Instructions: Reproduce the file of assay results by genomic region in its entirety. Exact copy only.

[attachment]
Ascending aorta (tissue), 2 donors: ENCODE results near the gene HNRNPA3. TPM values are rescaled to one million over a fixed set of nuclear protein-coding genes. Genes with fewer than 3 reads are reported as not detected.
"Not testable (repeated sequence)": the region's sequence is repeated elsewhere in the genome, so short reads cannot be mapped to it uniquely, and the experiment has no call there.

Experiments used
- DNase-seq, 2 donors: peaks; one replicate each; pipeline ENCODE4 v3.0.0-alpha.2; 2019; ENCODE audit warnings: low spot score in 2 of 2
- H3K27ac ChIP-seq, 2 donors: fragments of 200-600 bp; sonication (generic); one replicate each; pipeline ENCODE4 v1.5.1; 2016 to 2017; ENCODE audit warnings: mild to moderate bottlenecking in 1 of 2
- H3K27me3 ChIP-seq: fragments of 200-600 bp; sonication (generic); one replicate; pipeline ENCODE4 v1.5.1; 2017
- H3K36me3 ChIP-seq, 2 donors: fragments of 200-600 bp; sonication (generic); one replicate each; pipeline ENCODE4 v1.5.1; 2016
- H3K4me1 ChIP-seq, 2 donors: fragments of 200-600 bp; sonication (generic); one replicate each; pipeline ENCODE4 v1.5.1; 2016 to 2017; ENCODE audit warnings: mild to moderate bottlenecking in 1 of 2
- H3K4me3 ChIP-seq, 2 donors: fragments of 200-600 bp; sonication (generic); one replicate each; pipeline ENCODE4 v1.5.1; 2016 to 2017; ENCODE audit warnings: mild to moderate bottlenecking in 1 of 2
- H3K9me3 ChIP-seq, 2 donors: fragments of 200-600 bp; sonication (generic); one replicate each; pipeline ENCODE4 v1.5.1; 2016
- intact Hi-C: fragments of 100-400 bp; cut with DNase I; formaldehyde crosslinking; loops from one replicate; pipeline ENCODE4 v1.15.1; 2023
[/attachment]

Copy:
Ascending aorta (tissue), 2 donors: ENCODE results near the gene HNRNPA3. TPM values are rescaled to one million over a fixed set of nuclear protein-coding genes. Genes with fewer than 3 reads are reported as not detected.
"Not testable (repeated sequence)": the region's sequence is repeated elsewhere in the genome, so short reads cannot be mapped to it uniquely, and the experiment has no call there.

Experiments used
- DNase-seq, 2 donors: peaks; one replicate each; pipeline ENCODE4 v3.0.0-alpha.2; 2019; ENCODE audit warnings: low spot score in 2 of 2
- H3K27ac ChIP-seq, 2 donors: fragments of 200-600 bp; sonication (generic); one replicate each; pipeline ENCODE4 v1.5.1; 2016 to 2017; ENCODE audit warnings: mild to moderate bottlenecking in 1 of 2
- H3K27me3 ChIP-seq: fragments of 200-600 bp; sonication (generic); one replicate; pipeline ENCODE4 v1.5.1; 2017
- H3K36me3 ChIP-seq, 2 donors: fragments of 200-600 bp; sonication (generic); one replicate each; pipeline ENCODE4 v1.5.1; 2016
- H3K4me1 ChIP-seq, 2 donors: fragments of 200-600 bp; sonication (generic); one replicate each; pipeline ENCODE4 v1.5.1; 2016 to 2017; ENCODE audit warnings: mild to moderate bottlenecking in 1 of 2
- H3K4me3 ChIP-seq, 2 donors: fragments of 200-600 bp; sonication (generic); one replicate each; pipeline ENCODE4 v1.5.1; 2016 to 2017; ENCODE audit warnings: mild to moderate bottlenecking in 1 of 2
- H3K9me3 ChIP-seq, 2 donors: fragments of 200-600 bp; sonication (generic); one replicate each; pipeline ENCODE4 v1.5.1; 2016
- intact Hi-C: fragments of 100-400 bp; cut with DNase I; formaldehyde crosslinking; loops from one replicate; pipeline ENCODE4 v1.15.1; 2023